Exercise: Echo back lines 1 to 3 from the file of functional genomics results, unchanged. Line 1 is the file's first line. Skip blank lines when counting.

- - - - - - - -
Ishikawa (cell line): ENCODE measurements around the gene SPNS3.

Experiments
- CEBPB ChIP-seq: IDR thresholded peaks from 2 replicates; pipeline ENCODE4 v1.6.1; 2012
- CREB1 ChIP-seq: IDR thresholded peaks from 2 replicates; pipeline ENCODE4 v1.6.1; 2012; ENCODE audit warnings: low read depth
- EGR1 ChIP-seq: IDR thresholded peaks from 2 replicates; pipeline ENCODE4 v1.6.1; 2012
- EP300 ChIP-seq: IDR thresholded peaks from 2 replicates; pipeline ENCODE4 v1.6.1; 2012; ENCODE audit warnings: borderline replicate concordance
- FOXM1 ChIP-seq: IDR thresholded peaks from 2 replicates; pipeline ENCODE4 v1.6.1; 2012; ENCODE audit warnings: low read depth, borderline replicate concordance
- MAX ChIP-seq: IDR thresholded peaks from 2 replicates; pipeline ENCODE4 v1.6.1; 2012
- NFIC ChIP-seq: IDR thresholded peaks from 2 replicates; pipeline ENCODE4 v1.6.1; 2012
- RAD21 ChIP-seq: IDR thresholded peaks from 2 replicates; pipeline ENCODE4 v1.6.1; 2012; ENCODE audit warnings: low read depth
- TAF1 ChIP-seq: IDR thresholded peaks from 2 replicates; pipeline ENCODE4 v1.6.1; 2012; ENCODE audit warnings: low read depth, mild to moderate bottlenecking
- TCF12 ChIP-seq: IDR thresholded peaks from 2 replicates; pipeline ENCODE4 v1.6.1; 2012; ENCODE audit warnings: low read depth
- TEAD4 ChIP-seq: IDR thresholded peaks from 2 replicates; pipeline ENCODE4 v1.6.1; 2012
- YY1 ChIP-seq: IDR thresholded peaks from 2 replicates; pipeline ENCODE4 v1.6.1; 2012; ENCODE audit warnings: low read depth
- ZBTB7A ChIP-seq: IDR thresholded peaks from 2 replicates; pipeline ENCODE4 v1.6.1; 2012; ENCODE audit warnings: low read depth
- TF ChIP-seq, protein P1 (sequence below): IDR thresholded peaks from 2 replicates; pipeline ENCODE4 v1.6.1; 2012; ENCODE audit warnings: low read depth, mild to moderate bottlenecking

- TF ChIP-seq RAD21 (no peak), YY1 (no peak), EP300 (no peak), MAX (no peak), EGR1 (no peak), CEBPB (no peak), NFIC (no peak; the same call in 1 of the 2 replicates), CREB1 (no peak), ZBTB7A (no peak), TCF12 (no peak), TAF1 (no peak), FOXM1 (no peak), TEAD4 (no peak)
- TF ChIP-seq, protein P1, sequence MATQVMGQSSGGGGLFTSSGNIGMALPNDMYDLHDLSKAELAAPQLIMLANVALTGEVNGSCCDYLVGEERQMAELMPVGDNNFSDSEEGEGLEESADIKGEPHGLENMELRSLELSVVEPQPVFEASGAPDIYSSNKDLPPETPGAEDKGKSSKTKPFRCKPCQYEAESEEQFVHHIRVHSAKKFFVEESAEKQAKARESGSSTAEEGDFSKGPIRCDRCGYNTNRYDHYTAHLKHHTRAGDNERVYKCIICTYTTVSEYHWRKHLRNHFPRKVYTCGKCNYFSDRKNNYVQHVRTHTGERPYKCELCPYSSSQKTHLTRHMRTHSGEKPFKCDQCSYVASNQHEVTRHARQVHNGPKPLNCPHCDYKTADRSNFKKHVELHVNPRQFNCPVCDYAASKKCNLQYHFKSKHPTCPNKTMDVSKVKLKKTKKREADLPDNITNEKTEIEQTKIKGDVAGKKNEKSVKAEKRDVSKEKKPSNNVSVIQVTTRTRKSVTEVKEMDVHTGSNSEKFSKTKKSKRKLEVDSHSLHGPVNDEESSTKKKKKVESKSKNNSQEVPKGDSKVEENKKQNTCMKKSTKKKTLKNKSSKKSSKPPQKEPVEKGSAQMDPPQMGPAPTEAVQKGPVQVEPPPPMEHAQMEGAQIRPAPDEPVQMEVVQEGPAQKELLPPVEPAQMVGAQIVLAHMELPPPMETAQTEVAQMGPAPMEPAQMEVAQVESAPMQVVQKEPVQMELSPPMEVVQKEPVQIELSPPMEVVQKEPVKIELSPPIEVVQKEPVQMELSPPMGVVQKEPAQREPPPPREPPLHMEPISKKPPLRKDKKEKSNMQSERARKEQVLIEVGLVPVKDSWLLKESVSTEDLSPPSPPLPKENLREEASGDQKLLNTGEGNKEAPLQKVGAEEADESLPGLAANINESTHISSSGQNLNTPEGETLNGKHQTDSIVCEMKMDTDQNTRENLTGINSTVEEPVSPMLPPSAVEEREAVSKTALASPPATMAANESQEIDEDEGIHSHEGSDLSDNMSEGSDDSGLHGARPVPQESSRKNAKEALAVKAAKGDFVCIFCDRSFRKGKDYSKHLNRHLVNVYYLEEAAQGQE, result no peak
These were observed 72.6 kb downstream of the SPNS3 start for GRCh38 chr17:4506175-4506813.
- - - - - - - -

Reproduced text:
Ishikawa (cell line): ENCODE measurements around the gene SPNS3.

Experiments
- CEBPB ChIP-seq: IDR thresholded peaks from 2 replicates; pipeline ENCODE4 v1.6.1; 2012